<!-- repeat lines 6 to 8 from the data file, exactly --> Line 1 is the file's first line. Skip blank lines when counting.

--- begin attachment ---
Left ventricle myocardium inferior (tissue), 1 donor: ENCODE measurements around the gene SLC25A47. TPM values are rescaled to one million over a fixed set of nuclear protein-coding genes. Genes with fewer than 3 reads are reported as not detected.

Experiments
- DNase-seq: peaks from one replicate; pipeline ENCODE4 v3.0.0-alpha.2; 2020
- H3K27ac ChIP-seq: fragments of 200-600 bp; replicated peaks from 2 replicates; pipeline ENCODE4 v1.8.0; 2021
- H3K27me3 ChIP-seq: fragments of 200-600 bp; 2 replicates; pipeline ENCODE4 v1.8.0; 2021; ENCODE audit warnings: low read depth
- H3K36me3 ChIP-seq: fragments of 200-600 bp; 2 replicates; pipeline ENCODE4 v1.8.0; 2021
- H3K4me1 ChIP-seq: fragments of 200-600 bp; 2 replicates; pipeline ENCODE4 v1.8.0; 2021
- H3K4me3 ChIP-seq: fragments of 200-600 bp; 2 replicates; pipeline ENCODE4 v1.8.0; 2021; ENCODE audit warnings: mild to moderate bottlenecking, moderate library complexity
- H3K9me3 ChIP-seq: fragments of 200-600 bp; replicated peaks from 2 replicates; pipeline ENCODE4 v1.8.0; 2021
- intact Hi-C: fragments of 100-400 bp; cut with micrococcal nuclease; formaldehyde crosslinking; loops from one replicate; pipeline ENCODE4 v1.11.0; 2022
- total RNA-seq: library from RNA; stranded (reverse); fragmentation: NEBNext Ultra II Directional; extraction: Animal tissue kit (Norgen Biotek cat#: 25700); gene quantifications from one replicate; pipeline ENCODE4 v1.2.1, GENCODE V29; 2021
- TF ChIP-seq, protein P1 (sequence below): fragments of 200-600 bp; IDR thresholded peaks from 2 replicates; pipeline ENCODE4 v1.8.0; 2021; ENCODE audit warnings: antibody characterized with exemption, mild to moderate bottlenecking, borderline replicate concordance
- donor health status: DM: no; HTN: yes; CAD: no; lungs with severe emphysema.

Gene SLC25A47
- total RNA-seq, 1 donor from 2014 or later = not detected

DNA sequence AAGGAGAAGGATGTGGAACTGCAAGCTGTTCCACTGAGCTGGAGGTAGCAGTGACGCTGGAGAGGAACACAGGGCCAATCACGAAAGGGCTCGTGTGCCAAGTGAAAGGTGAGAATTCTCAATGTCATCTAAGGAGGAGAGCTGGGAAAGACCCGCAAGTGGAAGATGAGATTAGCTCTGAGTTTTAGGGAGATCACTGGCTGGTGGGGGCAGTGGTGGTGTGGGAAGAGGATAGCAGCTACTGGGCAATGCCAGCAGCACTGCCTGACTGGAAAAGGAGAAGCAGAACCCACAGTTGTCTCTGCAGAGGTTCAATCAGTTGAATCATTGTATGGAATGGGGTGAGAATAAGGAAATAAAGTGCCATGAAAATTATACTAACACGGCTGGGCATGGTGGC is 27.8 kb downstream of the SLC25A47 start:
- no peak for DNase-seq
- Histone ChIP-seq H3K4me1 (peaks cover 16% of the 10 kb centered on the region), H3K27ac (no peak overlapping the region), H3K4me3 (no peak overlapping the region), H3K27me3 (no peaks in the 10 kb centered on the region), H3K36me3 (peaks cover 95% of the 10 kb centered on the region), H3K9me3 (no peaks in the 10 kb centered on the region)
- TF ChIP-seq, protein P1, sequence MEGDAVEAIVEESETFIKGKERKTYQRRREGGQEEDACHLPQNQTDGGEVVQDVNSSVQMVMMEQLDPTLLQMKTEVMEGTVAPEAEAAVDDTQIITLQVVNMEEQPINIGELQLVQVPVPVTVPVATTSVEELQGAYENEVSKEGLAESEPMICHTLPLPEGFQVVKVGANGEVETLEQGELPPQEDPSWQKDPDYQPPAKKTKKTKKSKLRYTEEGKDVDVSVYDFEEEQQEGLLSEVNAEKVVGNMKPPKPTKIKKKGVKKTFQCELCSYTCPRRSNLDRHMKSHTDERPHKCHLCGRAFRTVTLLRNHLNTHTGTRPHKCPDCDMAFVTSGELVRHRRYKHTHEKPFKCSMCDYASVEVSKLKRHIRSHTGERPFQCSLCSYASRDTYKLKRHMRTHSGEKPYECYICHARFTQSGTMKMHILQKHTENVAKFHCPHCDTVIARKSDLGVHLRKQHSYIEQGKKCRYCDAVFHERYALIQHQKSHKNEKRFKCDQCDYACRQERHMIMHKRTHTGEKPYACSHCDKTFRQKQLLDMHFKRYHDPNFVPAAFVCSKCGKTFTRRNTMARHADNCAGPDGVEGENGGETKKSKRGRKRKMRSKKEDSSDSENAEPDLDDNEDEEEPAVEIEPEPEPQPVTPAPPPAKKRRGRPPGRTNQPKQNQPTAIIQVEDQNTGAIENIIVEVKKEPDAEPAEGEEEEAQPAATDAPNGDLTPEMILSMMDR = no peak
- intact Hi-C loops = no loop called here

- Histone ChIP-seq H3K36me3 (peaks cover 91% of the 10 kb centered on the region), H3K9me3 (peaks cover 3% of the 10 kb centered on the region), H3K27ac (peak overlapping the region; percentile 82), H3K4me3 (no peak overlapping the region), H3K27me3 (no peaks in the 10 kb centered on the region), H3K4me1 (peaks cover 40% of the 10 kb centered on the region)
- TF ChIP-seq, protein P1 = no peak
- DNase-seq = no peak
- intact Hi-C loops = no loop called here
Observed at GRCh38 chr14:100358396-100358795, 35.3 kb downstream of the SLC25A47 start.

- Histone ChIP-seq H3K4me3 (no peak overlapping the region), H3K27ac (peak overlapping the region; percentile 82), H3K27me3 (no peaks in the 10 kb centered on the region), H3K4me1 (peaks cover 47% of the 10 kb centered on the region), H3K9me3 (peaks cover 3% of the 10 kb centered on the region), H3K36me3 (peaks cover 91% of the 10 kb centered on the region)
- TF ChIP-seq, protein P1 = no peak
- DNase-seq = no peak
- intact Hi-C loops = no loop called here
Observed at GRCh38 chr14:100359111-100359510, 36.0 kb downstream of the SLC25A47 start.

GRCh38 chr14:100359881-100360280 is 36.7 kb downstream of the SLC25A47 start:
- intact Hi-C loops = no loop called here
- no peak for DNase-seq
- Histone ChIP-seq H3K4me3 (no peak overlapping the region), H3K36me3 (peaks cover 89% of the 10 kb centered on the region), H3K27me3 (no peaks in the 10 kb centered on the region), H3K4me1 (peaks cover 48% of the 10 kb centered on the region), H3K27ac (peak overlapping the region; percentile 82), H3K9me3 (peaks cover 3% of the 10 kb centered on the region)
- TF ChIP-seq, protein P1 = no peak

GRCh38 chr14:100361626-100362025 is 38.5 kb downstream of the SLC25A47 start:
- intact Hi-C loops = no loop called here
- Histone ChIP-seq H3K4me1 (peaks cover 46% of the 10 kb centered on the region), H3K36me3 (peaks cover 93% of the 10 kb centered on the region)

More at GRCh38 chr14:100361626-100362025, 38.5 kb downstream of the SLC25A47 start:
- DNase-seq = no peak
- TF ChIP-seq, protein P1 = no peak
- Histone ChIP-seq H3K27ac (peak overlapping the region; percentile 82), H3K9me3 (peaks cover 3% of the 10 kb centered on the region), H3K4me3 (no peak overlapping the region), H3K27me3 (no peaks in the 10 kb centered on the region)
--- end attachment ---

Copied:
- H3K36me3 ChIP-seq: fragments of 200-600 bp; 2 replicates; pipeline ENCODE4 v1.8.0; 2021
- H3K4me1 ChIP-seq: fragments of 200-600 bp; 2 replicates; pipeline ENCODE4 v1.8.0; 2021
- H3K4me3 ChIP-seq: fragments of 200-600 bp; 2 replicates; pipeline ENCODE4 v1.8.0; 2021; ENCODE audit warnings: mild to moderate bottlenecking, moderate library complexity